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The Role of Mobile Genetic Elements in Cancer (R21)

Post Date

May 5th 2016

Application Due Date

September 7th 2019

Funding Opportunity Number


CFDA Number(s)


Funding Instrument Type(s)


Funding Activity Categories


Eligibility Categories

State Governments
County Governments
City or Township Governments
Special District Governments
Independent School Districts
Public and State Controlled Institutions of Higher Education
Federally Recognized Native American Tribal Governments
Public Housing Authorities or Indian Housing Authorities
Non-Federally Recognized Native American Tribal Organizations
Non-Profits With 501 (c) (3) Status With The IRS (Except Higher Education Institutions)
Non-Profits Without 501 (c) (3) Status With The IRS (Except Higher Education Institutions)
Private Institutions of Higher Education
For-Profit Organizations (Except Small Businesses)
Small Businesses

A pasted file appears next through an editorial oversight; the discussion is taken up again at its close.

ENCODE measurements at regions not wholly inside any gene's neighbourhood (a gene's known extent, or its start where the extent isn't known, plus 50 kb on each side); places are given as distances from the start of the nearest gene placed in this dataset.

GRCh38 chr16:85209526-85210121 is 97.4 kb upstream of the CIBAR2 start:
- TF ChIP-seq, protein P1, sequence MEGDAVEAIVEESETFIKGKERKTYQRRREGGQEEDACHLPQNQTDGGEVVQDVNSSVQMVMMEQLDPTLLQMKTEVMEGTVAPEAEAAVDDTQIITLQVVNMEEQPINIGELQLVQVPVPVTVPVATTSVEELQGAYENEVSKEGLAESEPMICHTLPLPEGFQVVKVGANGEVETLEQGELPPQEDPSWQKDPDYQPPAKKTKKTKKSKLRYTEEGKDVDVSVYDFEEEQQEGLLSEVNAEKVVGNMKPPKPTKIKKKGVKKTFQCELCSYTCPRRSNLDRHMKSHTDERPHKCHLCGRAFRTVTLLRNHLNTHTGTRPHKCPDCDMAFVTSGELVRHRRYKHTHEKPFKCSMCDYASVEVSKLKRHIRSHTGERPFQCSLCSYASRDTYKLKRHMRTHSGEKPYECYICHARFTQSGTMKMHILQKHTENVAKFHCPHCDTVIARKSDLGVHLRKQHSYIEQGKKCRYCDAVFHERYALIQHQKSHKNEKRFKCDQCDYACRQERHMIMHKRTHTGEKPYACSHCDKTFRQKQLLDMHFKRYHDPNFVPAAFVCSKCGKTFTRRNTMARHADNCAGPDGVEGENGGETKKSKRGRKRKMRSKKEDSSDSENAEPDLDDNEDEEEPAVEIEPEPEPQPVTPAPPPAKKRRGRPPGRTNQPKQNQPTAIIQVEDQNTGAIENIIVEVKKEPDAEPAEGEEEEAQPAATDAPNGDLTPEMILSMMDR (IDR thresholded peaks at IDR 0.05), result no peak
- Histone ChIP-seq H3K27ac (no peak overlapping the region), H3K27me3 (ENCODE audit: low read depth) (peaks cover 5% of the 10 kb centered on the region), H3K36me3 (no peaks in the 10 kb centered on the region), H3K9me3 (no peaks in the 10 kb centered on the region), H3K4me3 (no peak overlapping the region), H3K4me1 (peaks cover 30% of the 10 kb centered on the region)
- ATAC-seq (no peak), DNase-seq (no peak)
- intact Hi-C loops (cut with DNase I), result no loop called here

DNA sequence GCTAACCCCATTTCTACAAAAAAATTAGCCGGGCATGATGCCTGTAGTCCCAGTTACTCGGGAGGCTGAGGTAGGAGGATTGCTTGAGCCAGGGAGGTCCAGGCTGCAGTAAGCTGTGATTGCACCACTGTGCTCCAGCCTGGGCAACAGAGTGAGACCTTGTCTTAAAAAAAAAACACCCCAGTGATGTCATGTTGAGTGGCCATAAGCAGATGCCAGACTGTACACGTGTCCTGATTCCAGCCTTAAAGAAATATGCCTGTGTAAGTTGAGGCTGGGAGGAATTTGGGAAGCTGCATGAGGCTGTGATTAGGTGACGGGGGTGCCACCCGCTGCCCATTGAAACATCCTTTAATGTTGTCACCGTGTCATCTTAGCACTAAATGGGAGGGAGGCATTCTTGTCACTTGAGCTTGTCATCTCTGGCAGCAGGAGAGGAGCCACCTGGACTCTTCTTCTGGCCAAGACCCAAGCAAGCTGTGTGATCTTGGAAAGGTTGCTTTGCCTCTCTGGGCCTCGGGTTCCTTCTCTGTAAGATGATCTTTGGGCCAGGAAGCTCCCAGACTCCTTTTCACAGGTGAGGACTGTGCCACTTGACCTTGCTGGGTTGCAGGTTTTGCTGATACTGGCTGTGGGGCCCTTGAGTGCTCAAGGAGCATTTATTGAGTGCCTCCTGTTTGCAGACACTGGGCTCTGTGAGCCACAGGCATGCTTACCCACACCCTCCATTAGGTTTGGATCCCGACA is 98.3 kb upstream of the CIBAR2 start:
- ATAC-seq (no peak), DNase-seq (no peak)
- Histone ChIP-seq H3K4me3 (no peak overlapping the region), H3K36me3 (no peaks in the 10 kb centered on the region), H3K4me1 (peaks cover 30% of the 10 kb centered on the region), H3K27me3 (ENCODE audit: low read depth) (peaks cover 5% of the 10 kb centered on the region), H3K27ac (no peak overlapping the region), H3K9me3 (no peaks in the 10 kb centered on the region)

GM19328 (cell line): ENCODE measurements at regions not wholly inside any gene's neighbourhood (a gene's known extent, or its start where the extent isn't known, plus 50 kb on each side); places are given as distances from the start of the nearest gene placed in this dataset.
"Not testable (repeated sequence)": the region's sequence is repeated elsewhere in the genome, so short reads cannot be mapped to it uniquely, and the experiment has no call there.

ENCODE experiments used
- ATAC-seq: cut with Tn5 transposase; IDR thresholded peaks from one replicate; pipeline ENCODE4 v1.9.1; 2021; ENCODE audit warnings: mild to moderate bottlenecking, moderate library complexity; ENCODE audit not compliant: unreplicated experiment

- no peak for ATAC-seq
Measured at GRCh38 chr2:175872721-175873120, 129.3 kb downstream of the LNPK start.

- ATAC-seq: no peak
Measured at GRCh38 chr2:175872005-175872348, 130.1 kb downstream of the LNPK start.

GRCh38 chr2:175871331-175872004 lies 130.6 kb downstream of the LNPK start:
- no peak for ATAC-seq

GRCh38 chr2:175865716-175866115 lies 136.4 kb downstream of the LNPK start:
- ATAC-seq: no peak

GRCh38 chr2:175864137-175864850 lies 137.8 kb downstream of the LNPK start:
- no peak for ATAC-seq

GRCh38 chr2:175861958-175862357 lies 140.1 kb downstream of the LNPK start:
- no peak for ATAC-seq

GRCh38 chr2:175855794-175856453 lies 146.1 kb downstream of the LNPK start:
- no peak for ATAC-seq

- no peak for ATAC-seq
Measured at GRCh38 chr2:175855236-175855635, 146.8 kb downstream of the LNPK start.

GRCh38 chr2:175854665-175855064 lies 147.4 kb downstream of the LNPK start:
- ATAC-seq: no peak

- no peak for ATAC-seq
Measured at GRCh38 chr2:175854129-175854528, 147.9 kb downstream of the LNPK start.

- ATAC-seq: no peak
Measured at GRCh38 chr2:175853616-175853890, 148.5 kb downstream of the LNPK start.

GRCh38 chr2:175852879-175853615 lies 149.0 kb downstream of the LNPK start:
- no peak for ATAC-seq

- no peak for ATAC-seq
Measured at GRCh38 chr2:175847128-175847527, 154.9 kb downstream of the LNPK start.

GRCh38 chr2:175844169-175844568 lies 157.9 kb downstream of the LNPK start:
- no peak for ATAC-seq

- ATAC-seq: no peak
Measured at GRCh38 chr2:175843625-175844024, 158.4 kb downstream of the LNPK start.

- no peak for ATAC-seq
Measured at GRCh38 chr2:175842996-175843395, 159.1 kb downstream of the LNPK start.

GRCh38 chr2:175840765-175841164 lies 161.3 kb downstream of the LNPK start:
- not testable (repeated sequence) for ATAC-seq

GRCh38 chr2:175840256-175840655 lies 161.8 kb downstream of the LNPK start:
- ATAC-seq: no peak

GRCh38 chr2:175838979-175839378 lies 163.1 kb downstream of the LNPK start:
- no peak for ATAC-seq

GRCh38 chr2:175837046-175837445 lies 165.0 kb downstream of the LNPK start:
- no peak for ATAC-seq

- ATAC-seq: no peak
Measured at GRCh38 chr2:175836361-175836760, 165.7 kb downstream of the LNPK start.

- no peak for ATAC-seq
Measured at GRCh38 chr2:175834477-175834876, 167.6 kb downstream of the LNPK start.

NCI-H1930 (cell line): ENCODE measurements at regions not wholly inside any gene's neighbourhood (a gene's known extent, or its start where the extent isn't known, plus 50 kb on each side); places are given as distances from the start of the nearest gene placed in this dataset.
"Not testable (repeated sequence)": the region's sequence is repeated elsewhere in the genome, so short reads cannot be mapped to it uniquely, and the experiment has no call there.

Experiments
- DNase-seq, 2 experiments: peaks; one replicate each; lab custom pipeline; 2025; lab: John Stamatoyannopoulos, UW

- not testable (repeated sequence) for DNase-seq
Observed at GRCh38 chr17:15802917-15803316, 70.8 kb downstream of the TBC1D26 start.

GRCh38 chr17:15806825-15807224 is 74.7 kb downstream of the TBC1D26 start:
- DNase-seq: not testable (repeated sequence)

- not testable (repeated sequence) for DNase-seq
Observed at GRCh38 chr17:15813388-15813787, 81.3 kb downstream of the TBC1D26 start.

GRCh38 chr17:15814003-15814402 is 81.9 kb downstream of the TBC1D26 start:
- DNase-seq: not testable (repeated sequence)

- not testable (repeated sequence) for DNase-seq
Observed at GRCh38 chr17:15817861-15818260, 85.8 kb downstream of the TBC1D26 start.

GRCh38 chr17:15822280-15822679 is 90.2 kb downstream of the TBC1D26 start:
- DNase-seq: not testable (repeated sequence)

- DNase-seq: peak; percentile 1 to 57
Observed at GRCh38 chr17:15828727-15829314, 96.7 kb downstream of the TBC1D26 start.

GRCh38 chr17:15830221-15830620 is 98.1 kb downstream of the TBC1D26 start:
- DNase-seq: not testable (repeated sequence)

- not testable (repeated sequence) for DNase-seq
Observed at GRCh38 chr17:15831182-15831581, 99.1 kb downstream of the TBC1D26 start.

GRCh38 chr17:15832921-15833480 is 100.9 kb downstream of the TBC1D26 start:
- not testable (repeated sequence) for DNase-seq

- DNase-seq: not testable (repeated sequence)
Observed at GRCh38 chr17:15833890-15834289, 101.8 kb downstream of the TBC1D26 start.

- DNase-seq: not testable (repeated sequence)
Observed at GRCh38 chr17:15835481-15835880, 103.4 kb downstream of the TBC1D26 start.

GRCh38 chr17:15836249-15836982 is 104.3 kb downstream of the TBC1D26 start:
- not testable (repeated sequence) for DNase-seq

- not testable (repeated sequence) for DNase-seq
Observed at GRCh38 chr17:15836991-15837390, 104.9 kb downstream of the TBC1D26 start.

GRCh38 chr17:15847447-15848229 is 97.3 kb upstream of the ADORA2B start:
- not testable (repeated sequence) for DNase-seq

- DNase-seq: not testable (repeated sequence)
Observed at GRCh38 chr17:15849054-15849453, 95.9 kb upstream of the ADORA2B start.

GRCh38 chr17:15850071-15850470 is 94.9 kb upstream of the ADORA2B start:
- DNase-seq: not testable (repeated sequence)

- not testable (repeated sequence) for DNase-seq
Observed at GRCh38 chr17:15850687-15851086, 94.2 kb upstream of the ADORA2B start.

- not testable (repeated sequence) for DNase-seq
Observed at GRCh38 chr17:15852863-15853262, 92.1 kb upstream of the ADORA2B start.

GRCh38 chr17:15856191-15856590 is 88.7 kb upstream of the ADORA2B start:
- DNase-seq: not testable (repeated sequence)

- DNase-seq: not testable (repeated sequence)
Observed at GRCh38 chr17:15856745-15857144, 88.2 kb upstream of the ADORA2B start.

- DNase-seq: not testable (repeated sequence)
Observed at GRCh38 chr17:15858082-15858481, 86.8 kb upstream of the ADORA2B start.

Other Eligible Applicants include the following: Alaska Native and Native Hawaiian Serving Institutions; Asian American Native American Pacific Islander Serving Institutions (AANAPISISs); Eligible Agencies of the Federal Government; Faith-based or Community-based Organizations; Hispanic-serving Institutions; Historically Black Colleges and Universities (HBCUs); Indian/Native American Tribal Governments (Other than Federally Recognized); Non-domestic (non-U.S.) Entities (Foreign Organizations); Regional Organizations; Tribally Controlled Colleges and Universities (TCCUs) ; U.S. Territory or Possession.


  • Award Range:

    $None - $200000

Grant Description

The overall goal of this funding opportunity announcement (FOA) is to encourage applications to investigate mechanisms regulating the expression and activity of mobile genetic elements, including long terminal repeat (LTR) and non-LTR retroelements, in cancer. For example, although long interspersed element-1 (LINE-1 or L1) retroelements are active in many cancers whether somatic L1 insertions lead to cancer cell heterogeneity and/or adaptive phenotypes that confer growth or survival advantages during cancer evolution or response to therapy is not clear. Similarly, how human endogenous viruses (HERVs) affect cancer processes is also not well understood. In an effort to address this knowledge gap, this FOA invites research proposals that specifically investigate mechanisms regulating the expression and activity of mobile genetic elements in the context of cell transformation and assess the impact of their activity on tumor heterogeneity, cancer evolution, and response to therapy.

Contact Information

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